1)    One principle of  Hepatitis C virus  post-exposure management is to identify those with acute Hepatitis C virus  infection and refer them to specialists for further evaluation9. At baseline , Hepatitis C virus antibody should be tested for both the source and the exposed. Sera should be stored for  at least one year. For the exposed , testing should be repeated at 6 months , 12 months  if the source is HIV-HCV co-infected.
2)    Currently, there is no effective vaccine or chemoprophylactic  agent for Hepatitis C virus  infection after accidental occupational exposure.
3)    Hepatitis C virus often causes persistent infection , and is important factor in the etiology of fibrosis, cirrhosis , and hepatocellular carcinoma(HCC).

1)    Occupational injuries may be divided into:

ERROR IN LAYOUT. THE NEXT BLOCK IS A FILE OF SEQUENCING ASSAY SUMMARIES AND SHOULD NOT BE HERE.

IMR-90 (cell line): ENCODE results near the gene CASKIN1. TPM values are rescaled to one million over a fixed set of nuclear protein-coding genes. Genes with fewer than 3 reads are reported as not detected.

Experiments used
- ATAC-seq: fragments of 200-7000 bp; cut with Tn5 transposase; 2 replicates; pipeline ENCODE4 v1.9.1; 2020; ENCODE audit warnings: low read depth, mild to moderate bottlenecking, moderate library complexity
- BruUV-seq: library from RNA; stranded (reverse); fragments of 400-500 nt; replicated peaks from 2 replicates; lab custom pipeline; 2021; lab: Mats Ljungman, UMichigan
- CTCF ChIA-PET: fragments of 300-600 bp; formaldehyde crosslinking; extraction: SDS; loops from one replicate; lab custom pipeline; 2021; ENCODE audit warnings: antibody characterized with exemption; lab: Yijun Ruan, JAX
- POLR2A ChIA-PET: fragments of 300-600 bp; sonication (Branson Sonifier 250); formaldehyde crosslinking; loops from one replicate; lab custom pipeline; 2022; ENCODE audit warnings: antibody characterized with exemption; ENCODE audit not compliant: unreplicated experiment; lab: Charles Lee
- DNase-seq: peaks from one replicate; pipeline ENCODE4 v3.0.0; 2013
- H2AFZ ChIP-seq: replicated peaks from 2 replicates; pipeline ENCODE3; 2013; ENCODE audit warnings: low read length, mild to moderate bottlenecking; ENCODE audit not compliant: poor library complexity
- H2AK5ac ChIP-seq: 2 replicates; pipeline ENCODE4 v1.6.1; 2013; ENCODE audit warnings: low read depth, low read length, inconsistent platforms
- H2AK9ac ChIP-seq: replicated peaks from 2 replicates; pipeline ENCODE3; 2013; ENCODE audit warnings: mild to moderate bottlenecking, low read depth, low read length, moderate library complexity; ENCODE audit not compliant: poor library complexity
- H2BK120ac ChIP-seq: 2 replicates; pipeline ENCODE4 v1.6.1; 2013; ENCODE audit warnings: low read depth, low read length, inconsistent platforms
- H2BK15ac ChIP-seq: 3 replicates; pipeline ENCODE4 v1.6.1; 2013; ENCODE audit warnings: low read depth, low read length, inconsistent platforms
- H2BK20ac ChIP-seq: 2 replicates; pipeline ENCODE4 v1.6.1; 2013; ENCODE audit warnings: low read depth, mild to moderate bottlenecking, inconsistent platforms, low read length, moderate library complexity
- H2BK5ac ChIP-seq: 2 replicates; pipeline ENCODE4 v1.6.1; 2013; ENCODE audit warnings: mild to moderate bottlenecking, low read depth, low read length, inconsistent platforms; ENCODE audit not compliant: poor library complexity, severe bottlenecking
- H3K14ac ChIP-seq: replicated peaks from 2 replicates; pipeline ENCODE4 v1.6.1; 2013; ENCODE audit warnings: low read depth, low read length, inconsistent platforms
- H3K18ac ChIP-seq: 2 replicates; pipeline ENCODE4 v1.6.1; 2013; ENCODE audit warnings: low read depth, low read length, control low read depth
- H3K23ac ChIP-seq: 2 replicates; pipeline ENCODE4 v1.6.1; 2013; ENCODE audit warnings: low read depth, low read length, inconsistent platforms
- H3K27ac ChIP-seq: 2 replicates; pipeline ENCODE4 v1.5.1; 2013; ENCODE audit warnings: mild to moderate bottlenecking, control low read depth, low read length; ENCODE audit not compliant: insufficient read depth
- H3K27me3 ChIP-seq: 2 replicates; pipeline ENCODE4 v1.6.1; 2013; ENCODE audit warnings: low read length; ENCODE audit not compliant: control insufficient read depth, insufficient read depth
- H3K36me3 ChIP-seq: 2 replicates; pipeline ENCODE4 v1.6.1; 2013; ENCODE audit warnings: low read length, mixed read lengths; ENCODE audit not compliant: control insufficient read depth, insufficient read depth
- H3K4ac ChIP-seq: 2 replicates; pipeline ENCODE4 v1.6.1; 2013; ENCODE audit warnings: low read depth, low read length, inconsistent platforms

a)    Percutaneous exposure ( from needles, instruments, bone fragments, human bite with breach of skin.)
b)    Exposure via broken skin ( abrasions, cuts, eczema.)
c)    Exposure via mucous membranes including  the  eyes.
2)    A person infected with HIV  may not be aware of his or her own HIV serostatus7. Therefore the exposed person should always be encouraged to have baseline blood taken for  HIV antibody after receiving pre-test counseling and giving consent.
3)    The HIV  status of the source  person  is not always obtainable. Therefore , the likelihood of HIV  infection has to be estimated based on clinical clues in the setting:
a)    HIV prevalence of the community group which the source belongs to
b)    HIV-related risk behaviours e.g unprotected sex, multiple sex partners, needle –sharing for drug injection.
c)    HIV related illnesses, e.g Pneumocystis  jiroveci pneumonia, oral thrush etc.
4)    To date, Zidovudine is the only drug  for which there is evidence of a reduction in risk of HIV transmission following occupational exposure and it continues  to be a reasonable choice as component of PEP.